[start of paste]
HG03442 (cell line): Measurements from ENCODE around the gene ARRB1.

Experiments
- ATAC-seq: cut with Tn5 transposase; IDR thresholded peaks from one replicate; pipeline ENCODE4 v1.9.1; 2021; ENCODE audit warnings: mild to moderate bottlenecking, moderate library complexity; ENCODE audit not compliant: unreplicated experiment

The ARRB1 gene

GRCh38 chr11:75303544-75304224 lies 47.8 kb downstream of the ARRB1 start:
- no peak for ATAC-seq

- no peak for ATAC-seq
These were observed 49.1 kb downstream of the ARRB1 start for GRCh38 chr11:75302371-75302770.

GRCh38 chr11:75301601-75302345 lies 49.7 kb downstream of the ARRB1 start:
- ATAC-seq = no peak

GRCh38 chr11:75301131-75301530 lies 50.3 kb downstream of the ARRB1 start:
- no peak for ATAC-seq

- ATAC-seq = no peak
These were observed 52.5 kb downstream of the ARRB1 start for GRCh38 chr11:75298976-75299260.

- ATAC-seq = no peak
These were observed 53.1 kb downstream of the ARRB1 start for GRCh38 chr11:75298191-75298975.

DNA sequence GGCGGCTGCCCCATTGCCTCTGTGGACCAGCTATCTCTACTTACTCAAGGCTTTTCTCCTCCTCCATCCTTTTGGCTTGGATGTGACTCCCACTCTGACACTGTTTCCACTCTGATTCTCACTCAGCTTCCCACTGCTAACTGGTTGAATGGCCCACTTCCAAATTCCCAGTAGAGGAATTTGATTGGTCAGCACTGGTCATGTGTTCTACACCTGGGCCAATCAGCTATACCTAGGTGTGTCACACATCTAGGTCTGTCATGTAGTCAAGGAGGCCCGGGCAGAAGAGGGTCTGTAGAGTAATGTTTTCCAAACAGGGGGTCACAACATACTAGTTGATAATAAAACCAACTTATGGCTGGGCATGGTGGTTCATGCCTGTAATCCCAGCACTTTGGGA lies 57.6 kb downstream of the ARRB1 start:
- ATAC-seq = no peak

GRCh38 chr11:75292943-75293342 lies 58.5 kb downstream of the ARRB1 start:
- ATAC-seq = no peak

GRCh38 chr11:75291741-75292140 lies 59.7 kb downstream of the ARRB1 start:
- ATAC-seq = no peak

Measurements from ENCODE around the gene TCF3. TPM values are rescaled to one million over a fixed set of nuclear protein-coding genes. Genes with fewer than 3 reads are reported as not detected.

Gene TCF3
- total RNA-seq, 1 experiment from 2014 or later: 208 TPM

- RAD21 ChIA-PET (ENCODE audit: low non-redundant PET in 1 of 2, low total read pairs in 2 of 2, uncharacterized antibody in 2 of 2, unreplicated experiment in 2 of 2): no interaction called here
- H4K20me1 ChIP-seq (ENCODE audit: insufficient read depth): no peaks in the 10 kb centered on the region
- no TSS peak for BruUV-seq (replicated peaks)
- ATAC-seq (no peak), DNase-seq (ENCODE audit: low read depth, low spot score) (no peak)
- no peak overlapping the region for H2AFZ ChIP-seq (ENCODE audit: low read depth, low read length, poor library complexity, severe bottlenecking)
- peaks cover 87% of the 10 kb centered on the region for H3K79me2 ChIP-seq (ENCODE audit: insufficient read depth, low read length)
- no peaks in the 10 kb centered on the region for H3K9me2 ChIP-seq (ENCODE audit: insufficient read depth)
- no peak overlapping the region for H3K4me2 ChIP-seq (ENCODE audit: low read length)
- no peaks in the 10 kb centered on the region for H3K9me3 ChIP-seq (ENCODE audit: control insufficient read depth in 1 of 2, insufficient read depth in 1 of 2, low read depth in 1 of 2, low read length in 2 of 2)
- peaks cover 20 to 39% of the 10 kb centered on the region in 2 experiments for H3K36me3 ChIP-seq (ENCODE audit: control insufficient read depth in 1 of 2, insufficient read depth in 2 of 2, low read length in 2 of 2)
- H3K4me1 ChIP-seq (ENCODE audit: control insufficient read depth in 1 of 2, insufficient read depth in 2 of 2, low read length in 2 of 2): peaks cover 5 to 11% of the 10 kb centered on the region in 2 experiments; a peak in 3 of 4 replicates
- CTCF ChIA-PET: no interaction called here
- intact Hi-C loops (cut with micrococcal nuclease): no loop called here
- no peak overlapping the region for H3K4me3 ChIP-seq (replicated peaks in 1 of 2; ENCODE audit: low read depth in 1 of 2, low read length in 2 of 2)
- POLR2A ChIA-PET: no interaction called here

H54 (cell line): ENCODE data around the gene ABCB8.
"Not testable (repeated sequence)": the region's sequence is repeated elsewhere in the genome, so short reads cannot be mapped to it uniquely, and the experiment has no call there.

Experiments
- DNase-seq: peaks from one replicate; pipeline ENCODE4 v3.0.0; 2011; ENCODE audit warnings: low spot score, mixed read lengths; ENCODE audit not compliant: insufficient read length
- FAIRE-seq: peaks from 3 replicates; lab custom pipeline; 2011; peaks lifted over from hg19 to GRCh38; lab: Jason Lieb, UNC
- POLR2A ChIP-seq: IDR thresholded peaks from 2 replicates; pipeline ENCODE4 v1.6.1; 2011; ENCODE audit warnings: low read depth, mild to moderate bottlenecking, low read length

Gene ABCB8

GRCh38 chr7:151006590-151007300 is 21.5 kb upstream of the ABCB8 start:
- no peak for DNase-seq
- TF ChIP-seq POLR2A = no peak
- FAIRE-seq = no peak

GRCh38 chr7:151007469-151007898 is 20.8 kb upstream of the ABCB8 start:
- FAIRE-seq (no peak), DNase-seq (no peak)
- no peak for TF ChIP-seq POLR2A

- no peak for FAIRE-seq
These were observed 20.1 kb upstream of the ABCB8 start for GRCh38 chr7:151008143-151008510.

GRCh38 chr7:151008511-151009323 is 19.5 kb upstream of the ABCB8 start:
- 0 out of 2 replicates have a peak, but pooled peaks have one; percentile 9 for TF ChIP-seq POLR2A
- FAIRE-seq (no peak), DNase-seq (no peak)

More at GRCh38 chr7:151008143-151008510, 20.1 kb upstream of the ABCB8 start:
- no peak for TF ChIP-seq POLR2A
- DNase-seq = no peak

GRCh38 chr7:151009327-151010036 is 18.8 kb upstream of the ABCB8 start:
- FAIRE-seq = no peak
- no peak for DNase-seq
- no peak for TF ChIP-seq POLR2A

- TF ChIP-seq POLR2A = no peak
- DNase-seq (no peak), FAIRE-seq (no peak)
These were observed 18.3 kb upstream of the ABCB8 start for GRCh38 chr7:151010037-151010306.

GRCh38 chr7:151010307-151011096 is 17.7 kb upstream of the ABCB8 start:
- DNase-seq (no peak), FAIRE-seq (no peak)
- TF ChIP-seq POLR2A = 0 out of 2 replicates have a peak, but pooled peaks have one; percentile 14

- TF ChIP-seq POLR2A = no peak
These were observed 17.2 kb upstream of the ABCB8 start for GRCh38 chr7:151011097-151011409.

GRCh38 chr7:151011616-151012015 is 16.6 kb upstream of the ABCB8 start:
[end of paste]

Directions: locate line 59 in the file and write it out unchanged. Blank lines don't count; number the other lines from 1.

- FAIRE-seq (no peak), DNase-seq (no peak)